If the answer isn’t within the last month, take yourself to the store, buy a package of note cards and start writing.

Hand written thank you notes, or even just notes of encouragement, go a long way – especially in the field of communications. Why?

No one does it anymore.
Thinking on the flip side, when is the last time you received a thank you note?

It makes you stand out from the crowd.
See bullet number one. If no one else is writing a thank you note, that means your note will really stand out.

It’s memorable.
See bullet numbers one and two. Because no one writes handwritten thank you notes anymore, it makes you stand out and therefore makes you more memorable.

It’s personal.
While it’s not a face-to-face communication or a phone call, it’s personal and lasting. That person can hold on to that card for as long as they need to to feel appreciated. I keep many of my thank you and encouragement cards in a box, and refer back to them every now and then just for a reminder that sometimes my work is appreciated.

It strengthens your relationship.
By taking the time and effort to hand write a thank you note, you’re telling that person that they’re important to you.

I once wrote a thank you note to someone for speaking at a luncheon. A few days later, she called me to thank me for the thank you card! What? She said it was so kind, in part because it took personal thought and time – something that is most valuable to all of us. She pinned it to her wall (physically, not like Pinterest) to remind herself how much of an impact handwritten notes can make, and to try to encourage herself to increase the practice. Now that’s an impact.

Now step away from your email thank you, go grab a thank you card and write someone a note!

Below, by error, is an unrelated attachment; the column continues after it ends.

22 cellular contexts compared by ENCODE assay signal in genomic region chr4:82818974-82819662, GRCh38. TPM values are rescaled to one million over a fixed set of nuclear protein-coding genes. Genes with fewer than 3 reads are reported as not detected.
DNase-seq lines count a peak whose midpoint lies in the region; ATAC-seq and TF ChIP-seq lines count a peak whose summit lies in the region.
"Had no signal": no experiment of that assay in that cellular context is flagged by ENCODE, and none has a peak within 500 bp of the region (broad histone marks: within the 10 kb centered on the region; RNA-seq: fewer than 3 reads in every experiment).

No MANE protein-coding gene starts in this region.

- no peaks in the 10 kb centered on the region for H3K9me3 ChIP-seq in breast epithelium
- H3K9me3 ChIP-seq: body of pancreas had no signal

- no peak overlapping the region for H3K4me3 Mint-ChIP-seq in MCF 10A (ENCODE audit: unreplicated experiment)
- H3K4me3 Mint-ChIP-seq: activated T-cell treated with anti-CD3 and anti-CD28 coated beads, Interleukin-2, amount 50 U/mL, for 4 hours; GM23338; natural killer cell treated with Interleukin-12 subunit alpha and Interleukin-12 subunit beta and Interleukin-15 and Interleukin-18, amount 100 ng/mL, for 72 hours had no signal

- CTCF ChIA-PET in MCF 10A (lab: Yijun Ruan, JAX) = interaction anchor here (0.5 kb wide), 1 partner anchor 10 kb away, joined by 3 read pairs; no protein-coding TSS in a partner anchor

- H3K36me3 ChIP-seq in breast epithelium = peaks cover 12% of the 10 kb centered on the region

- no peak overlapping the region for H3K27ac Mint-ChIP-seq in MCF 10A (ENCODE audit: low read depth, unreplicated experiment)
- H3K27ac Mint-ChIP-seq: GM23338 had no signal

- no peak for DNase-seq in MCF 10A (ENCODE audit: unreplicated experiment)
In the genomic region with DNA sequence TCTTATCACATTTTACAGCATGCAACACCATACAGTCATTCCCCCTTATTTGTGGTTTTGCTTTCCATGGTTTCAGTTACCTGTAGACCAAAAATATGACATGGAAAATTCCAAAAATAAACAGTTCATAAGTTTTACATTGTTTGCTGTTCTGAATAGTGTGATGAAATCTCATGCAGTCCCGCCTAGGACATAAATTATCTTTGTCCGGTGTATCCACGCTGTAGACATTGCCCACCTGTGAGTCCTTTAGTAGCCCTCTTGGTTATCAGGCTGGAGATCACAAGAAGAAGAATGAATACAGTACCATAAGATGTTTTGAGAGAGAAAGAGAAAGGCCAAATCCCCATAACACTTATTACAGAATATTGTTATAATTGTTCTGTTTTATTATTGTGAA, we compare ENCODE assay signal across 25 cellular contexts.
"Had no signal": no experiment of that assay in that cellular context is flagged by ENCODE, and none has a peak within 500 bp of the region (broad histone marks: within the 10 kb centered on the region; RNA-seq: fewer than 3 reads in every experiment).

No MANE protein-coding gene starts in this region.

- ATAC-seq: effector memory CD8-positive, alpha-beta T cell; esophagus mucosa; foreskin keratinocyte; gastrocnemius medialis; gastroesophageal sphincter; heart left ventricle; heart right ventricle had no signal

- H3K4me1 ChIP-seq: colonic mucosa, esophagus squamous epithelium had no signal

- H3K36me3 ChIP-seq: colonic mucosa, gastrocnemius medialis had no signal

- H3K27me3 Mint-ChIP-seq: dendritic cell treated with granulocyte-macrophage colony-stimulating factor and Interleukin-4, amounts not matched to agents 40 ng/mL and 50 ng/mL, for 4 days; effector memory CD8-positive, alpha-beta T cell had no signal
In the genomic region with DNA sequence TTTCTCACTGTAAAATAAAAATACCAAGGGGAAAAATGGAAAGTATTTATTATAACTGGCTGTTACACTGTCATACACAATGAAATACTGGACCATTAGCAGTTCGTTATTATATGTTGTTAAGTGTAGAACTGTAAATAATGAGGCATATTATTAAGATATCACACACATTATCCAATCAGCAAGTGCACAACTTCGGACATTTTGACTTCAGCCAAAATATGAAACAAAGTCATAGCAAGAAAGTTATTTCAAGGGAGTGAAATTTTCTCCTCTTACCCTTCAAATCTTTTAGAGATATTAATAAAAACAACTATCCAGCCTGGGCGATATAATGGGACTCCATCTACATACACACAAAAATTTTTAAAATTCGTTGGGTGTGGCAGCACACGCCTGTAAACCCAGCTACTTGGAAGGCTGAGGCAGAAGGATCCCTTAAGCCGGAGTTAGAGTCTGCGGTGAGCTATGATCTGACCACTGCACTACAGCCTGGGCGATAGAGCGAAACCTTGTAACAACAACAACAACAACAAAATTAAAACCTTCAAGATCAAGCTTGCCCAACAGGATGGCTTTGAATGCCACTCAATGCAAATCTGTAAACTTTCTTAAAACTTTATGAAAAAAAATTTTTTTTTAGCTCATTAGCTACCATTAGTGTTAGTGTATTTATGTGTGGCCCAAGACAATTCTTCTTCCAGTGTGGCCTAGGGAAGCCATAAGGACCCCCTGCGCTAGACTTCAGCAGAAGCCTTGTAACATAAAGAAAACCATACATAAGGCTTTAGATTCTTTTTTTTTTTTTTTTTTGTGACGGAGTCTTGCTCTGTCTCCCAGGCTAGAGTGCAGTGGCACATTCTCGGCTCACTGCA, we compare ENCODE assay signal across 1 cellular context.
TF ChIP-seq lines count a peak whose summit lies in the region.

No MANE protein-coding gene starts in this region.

Are PR pros meant to be leaders?

According to comments from some of my area leaders – yes, PR pros are setting themselves up to be successful leaders, and not just in PR.

I attended a panel discussion with area leaders recently on what makes a good leader. About halfway through the session, I looked down at my notes and realized that about one-third of their comments related to either communications or relationships – both of which are cornerstones of public relations practice.

Here are just a few of the notes I took that the panel said are necessary traits to be a good leader:

  • Effective communication is key
  • Forge honest relationships
  • You have to be a strong communicator to be on top
  • Life is all about relationships
  • Say what you mean, mean what you say
  • Listen!

What is the takeaway? Keep-on-keepin’-on PR pros! If you continue to fine tune your public relations skills, you are setting yourself up to be a successful leader.

Image Credit: flkr user frankrizzo805

8 Nontraditional Exhibitor Tips

Earlier this week I participated in a conference by working my company’s exhibit booth. I’ve done many of these before, even use to coordinate a business expo – so I’ve heard (and shared) all of the traditional tips (don’t sit there and play on your phone, shake hands, smile, follow-up, etc).

While working the booth, I noticed many of my fellow exhibitors breaking some of the main cardinal rules, but I also noticed some new bad habits. So, I took this opportunity to live tweet what I observed and turn them into some new, fresh exhibitor tips.

So, here’s the lineup:

  1. Starting easy: Try not to look like you’re miserable. A smile or pleasant look is less likely to scare someone away
  2. If you must eat or drink in your booth be discrete. No one came here to watch you shovel a sandwich in your face.
  3. Don’t try to talk to every attendee. You may miss a real lead by stalking someone not interested nor a good connection. (Think quality over quantity.)
  4. Find out who you’re talking to before giving your spiel. Tailor your message to them.
  5. After setting up your booth, view it from all angles. Don’t let a display serve as a barrier.
  6. Observe the flow of traffic. Rearrange your booth to accommodate if necessary
  7. Max your booth staff at two per space. Unless you’re having a rave in your booth. Then #PartyOn.
  8. Down time? Meet your fellow vendors. You already have something in common, they may be a great connection.

Okay, so the first two are pretty traditional recommendations, but there were SO MANY offenders I couldn’t not post them.

What tips do you have for working an exhibit booth?